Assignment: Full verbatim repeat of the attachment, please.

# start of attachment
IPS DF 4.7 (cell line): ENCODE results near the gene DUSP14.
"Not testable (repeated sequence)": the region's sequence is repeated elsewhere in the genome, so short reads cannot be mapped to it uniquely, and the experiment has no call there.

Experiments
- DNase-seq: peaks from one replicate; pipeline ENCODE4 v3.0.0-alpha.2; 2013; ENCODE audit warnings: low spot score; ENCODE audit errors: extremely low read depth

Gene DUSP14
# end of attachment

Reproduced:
IPS DF 4.7 (cell line): ENCODE results near the gene DUSP14.
"Not testable (repeated sequence)": the region's sequence is repeated elsewhere in the genome, so short reads cannot be mapped to it uniquely, and the experiment has no call there.

Experiments
- DNase-seq: peaks from one replicate; pipeline ENCODE4 v3.0.0-alpha.2; 2013; ENCODE audit warnings: low spot score; ENCODE audit errors: extremely low read depth

Gene DUSP14